[164 Ind.App. 651] Sixth. If the prosecuting attorney, the defendant or his counsel desire special instructions to be given to the jury, such instructions shall be reduced to writing, numbered and signed by the party or his attorney asking them, and delivered to the court before the commencement of the argument. Such charge or charges of the court, or any special instructions, when so written and given by the court, shall in no case be orally qualified, modified or in any manner orally explained to the jury by the court. (Acts 1905, ch. 169, § 260, p. 584; 1909, ch. 96, § 1, p. 257; 1927, ch. 132, § 14, p. 411.)

Complementing this statute is Criminal Rule 8, which sets forth the procedure for tendering instructions and objecting to the trial court's proposed instructions:

'(A) In addition to instructions given by the court on its own motion, a party in any cause tried by a jury, before argument, shall be entitled to tender in writing not to exceed ten (10) proposed instructions to be given to the jury. . . .

(B) The court shall indicate on all instructions, in advance of the argument, those that are to be given and those refused. After the court has indicated the instructions to be given, each party shall have a reasonable opportunity to examine those instructions and to state his specific objections to each, out of the presence of the jury and before argument, or specific written instructions to each instruction may be submitted to the court before argument. No error with respect to the giving of instructions shall be available as a cause for new trial or on appeal, except upon the specific objections made as above required.' (Our emphasis.)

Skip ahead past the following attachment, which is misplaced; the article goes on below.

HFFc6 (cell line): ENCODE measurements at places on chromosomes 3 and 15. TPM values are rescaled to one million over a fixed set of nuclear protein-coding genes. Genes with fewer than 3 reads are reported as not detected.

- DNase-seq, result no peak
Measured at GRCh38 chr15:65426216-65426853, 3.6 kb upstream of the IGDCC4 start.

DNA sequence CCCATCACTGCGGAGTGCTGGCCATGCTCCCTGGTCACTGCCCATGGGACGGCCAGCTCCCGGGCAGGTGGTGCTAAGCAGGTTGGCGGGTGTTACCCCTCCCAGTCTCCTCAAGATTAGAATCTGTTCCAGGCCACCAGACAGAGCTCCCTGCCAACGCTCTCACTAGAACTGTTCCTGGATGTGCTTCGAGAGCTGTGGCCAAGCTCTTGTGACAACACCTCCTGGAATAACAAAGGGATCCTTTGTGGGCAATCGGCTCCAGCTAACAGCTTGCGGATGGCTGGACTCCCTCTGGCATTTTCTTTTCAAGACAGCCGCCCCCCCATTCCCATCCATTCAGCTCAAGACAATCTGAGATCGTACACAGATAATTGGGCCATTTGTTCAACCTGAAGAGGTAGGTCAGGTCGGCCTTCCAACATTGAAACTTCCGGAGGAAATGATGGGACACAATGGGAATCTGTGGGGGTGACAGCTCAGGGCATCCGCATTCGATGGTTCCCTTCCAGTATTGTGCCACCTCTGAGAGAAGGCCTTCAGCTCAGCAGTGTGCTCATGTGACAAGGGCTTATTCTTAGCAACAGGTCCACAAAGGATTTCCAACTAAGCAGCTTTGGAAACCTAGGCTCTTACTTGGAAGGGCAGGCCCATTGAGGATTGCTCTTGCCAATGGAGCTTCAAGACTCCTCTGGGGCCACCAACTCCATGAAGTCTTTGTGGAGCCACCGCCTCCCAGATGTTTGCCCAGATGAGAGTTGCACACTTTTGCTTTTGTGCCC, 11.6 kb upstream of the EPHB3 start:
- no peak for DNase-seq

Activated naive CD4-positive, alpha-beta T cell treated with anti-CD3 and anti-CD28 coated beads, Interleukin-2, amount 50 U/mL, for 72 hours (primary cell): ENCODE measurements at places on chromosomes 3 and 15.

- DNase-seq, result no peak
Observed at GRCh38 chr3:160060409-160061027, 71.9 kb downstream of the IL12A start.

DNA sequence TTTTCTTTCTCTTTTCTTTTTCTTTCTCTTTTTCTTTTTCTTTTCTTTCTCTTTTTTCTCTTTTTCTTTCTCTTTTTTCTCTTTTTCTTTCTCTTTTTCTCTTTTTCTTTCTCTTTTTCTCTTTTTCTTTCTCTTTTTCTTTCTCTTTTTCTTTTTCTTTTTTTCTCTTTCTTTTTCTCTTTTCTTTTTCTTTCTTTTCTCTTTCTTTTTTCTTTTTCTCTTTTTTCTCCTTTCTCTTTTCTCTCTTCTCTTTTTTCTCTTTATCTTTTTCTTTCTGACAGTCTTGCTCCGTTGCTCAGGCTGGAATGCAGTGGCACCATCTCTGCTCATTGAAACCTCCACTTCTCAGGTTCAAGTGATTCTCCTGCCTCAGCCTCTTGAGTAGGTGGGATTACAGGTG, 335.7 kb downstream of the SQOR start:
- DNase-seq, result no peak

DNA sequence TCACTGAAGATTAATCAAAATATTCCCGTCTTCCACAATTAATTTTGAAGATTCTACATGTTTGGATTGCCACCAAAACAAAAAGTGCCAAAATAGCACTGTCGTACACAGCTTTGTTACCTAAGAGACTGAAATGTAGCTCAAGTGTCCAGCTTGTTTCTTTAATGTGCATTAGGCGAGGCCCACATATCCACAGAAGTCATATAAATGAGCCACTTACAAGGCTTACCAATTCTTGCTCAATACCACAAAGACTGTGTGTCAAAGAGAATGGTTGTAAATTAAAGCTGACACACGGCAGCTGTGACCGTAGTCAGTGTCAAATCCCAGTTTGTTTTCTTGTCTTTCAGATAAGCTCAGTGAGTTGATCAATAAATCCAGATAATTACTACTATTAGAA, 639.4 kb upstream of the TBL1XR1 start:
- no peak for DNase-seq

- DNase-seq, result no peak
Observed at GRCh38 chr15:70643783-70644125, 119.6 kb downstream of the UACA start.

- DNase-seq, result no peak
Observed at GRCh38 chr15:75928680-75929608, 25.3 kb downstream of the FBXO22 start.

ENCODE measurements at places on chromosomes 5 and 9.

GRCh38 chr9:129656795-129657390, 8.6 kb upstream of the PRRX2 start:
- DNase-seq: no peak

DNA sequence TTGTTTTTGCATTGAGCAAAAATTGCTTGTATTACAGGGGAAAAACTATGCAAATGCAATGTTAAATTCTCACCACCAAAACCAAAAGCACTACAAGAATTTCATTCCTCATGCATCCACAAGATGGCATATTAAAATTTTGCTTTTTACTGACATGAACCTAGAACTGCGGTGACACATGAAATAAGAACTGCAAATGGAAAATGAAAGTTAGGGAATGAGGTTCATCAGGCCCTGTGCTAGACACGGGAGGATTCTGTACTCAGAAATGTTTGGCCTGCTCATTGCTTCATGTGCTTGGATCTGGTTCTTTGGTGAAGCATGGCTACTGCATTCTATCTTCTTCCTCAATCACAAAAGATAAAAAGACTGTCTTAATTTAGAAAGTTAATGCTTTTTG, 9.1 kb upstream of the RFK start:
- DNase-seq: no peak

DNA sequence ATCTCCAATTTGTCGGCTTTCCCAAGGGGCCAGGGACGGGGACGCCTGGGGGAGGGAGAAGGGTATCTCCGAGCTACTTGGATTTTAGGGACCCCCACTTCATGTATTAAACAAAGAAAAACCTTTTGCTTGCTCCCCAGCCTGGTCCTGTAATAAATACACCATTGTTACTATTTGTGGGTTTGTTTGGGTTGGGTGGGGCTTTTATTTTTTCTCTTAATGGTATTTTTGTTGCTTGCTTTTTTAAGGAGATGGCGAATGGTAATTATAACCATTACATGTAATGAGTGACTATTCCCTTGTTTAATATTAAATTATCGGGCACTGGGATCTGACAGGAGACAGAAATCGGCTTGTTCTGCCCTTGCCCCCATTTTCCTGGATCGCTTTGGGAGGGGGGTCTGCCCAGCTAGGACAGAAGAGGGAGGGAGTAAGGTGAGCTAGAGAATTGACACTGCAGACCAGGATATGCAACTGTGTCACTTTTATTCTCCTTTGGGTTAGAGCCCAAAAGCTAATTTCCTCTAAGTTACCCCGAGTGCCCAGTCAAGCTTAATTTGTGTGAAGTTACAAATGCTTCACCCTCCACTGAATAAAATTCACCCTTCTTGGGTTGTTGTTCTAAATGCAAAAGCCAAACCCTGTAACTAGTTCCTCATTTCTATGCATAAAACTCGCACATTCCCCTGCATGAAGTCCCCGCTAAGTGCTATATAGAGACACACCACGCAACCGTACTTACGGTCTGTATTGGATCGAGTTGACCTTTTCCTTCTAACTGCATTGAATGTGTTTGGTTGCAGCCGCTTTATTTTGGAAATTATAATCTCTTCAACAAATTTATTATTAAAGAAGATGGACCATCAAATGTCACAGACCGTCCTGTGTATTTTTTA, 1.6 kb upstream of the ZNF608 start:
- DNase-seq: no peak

While the statute requires the trial court to properly instruct the jury upon 'all matters of law' in the case, if 'by oversight, mistake or accident, any point is omitted by the court in its instructions,' such omission is not fatal. Bowman v. State (1934), 207 Ind. 348, 361--62, 192 N.E. 755. It is incumbent upon the party and his counsel to tender additional desired instructions or to specifically object to the trial court's failure to present such instructions to the jury, . . . otherwise such failure will result in a waiver. IC 1971, 35--1--35--1, Ind.Ann.Stat. § 9--1805 (Burns 1956); CR. 8; Loza v. State (1975), Ind., 325 N.E.2d 173, 174; Martin v. State (1974), Ind., 306 N.E.2d 93, [164 Ind.App. 652] 94; Hunt v. State (1973), Ind., 296 N.E.2d 116, 120; Bonds v. State (1972), 258 Ind. 241, 280 N.E.2d 313, 315--316; Summerlin v. State (1971), 256 Ind. 652, 271 N.E.2d 411, 416; Barker v. State (1957), 238 Ind. 271, 277--278, 150 N.E.2d 680; Culp v. State (1943), 222 Ind. 202, 206, 52 N.E.2d 486; Bowman v. State, supra; Smith v. State (1926), 198 Ind. 614, 616--617, 154 N.E. 370; Gross v. State (1917), 186 Ind. 581, 587, 117 N.E. 562; Reynolds v. State (1897), 147 Ind. 3, 10, 46 N.E. 31; Trogdon v. State (1892), 133 Ind. 1, 5, 32 N.E. 725; Wright v. State (1975), Ind.App., 324 N.E.2d 835, 837; Hauk v. State (1974), Ind.App., 312 N.E.2d 92, 96; Berry v. State (1972), Ind.App., 287 N.E.2d 557, 561--62.